The Environmental Protection Agency set a maximum legal level of lead in our air almost 30 years ago, when scientists understood far less about lead than they do today. Since then, the Centers for Disease Control has twice lowered the blood lead level at which medical intervention is recommended, and has now concluded that no level is safe. The EPA, however, did nothing to improve its three-decades-old standard despite laws requiring it to review its standards every five years. In response, in 2005 a federal court ordered the agency to review the lead standard in light of current science.
Although the EPA’s own scientists and advisers have concluded that, to adequately protect public safety, the agency should significantly strengthen the current airborne lead standard of 1.5 micrograms per cubic meter to a level below 0.2 micrograms per cubic meter, EPA Administrator Johnson has proposed a range of standards between 0.1 and 0.3 micrograms per cubic meter. Based on the latest science, the EPA’s own scientists think that the high end of the proposed range is not safe.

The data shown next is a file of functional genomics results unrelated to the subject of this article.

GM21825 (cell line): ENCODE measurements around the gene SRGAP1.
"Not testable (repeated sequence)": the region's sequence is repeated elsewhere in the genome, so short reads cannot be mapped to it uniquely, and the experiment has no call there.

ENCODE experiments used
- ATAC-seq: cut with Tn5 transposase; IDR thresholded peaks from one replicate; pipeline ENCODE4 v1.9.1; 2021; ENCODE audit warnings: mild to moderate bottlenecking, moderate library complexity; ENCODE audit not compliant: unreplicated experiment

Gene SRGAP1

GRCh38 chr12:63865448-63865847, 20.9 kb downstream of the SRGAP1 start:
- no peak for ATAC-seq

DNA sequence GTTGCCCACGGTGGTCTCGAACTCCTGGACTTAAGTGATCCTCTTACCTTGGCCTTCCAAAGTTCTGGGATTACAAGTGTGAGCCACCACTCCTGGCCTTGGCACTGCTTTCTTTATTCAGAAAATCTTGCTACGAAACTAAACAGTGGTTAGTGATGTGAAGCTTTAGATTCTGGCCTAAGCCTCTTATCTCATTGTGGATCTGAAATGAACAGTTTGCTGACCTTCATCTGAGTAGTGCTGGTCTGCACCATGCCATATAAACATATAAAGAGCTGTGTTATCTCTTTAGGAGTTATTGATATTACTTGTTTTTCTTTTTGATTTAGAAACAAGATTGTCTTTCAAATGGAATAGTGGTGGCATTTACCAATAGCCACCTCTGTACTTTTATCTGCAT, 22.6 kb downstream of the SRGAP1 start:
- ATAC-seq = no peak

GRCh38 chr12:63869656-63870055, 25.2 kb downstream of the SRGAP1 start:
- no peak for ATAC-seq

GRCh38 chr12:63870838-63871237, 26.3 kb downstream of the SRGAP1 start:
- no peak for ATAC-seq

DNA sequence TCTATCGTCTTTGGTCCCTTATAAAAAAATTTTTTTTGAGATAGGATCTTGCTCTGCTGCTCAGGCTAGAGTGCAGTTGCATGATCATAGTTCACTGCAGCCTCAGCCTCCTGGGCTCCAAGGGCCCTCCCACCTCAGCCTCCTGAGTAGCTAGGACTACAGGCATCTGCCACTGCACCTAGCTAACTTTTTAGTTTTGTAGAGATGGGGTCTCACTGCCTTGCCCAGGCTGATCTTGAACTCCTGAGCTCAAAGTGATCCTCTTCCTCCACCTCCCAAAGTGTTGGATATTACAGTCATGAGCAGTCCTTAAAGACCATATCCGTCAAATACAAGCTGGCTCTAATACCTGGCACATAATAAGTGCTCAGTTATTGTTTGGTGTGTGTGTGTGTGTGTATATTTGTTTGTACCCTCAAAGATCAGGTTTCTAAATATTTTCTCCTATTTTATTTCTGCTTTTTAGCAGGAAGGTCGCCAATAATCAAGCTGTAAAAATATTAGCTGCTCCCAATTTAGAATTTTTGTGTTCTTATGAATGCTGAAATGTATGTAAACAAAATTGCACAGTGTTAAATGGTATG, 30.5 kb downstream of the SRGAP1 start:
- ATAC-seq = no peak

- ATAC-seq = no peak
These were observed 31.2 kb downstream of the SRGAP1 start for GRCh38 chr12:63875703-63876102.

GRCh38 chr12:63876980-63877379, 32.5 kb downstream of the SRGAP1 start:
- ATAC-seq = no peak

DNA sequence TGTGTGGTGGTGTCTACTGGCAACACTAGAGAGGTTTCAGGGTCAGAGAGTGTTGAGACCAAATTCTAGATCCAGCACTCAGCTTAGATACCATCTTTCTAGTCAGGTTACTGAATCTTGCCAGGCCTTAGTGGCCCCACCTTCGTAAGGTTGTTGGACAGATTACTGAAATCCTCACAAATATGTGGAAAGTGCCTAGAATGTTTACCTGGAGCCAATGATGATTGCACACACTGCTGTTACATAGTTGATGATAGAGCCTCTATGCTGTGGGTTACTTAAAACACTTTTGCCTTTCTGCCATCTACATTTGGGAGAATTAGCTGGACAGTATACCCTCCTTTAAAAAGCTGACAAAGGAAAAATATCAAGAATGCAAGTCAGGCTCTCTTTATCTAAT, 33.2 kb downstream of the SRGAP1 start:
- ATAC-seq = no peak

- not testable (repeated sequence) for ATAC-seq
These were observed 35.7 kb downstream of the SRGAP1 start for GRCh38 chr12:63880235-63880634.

Send a comment by the July 21st deadline telling the EPA to strengthen the standards to levels that will protect children from this dangerous toxin.
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